Outside of those intrepid few who chase the various slams every spring, I’ve never understood folks who travel great distances to hunt turkeys. After all, we’re talking about a species so prolific that they have adapted to 49 of the 50 states. To hunt a wild turkey for most Americans means driving to the nearest woodlot, setting out a decoy, scratching out a few clucks and purrs on a slate call and waiting for a longbeard to stroll by.
Alright, I might be oversimplifying things a bit. The truth is, I love hunting turkeys in spring, but I love hunting them most in the hills of Central New York where I grew up chasing them. My second favorite place is the piney woods of the Deep South. And if you’re one of those turkey nuts who hits the road every spring in search of the country’s best gobbler hunting, look no further than the Black Belt region of southern Alabama.
Walk into any diner or corner store from Demopolis to Union Springs from now until the end of April, and you’re sure to see lots of green-leaf camouflage and hear plenty of old-timers talk about the area’s storied turkey hunting tradition in a soothing, melodic drawl.
I happened to be in the region around this time last spring, and had the opportunity to spend a couple mornings matching wits with those Dixie birds, including the one you see in the photo here. The morning I shot him last April, a biblical spring storm was rolling through the area around the time we’d set our alarms to go off. When lightning touched down just outside my room at the Great Southern Outdoors Plantation at 4:30 a.m., the decision to roll over and keep sleeping came easy. We got up around 7:00 after the torrential rain had stopped, grabbed some coffee, and headed up the road to Shenandoah Plantation to see if we could strike a bird that might be out drying himself off and looking for some company.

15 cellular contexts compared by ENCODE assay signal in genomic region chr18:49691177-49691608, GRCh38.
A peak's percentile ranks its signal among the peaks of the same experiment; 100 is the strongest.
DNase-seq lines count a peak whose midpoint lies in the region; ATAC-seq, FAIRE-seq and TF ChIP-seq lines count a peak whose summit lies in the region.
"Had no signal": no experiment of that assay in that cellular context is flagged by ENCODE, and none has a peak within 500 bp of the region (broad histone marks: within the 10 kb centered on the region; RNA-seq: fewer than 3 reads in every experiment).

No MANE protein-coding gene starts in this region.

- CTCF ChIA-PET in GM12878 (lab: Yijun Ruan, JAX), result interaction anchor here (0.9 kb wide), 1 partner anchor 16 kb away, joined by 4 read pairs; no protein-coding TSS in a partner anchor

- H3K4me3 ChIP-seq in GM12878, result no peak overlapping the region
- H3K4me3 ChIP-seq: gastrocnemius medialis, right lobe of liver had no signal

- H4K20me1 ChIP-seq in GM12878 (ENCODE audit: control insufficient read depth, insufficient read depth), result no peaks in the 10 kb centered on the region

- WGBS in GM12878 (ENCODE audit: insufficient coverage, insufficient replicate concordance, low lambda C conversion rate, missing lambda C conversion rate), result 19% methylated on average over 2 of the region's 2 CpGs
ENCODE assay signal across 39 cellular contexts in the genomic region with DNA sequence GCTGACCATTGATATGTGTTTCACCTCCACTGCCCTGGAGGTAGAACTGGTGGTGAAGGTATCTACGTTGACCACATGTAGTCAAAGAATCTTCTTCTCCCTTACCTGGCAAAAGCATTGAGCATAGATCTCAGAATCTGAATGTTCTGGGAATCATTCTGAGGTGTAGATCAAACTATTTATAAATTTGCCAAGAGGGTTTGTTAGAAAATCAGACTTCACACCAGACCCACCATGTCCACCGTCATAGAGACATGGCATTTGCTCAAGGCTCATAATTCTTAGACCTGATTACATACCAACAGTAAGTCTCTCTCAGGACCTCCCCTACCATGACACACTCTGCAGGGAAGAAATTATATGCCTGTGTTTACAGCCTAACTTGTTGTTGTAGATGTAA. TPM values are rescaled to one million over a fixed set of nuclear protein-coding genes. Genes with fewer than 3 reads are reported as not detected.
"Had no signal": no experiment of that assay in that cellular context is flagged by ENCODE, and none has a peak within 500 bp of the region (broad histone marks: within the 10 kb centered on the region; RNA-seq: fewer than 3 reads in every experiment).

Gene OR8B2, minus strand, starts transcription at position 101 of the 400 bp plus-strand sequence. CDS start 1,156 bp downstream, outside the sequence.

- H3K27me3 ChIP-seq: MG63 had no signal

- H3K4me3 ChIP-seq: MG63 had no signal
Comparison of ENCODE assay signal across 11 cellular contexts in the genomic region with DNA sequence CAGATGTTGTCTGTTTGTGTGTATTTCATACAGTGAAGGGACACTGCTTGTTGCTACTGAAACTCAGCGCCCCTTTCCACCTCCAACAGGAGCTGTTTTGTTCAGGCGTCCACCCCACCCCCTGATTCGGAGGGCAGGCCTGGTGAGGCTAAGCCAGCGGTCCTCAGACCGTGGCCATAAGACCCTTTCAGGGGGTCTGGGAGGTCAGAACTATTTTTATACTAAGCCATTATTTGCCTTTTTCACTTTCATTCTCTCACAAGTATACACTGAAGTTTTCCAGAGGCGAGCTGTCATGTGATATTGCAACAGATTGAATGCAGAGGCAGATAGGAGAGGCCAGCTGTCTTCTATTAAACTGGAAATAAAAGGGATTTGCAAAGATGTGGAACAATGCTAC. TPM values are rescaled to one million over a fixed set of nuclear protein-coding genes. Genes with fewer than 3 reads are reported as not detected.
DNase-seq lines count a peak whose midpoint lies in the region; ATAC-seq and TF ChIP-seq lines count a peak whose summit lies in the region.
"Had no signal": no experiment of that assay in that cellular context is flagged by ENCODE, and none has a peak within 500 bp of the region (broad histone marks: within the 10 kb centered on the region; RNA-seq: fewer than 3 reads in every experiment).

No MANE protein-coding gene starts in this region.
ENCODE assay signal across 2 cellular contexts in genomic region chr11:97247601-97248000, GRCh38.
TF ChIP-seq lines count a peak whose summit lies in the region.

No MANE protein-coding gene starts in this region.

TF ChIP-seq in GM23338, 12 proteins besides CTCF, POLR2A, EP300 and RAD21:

Sure enough, this old boy and a buddy answered our prospecting yelps from across a green field, some 300 yards away. We got set up, continued our conversation with the lovelorn toms, and within 15 minutes both birds were within 30 yards. Doubling would’ve been a cinch, if my hunting partner had brought his gun, but he offered to do the calling that morning, and that was all right with me. And so concluded one of the most leisurely turkey hunts I’ve ever had.
If you decide to head to the Black Belt this spring, be sure to check out the web site of Alabama Black Belt Adventures before you go. It’s got every resource you need to plan your trip.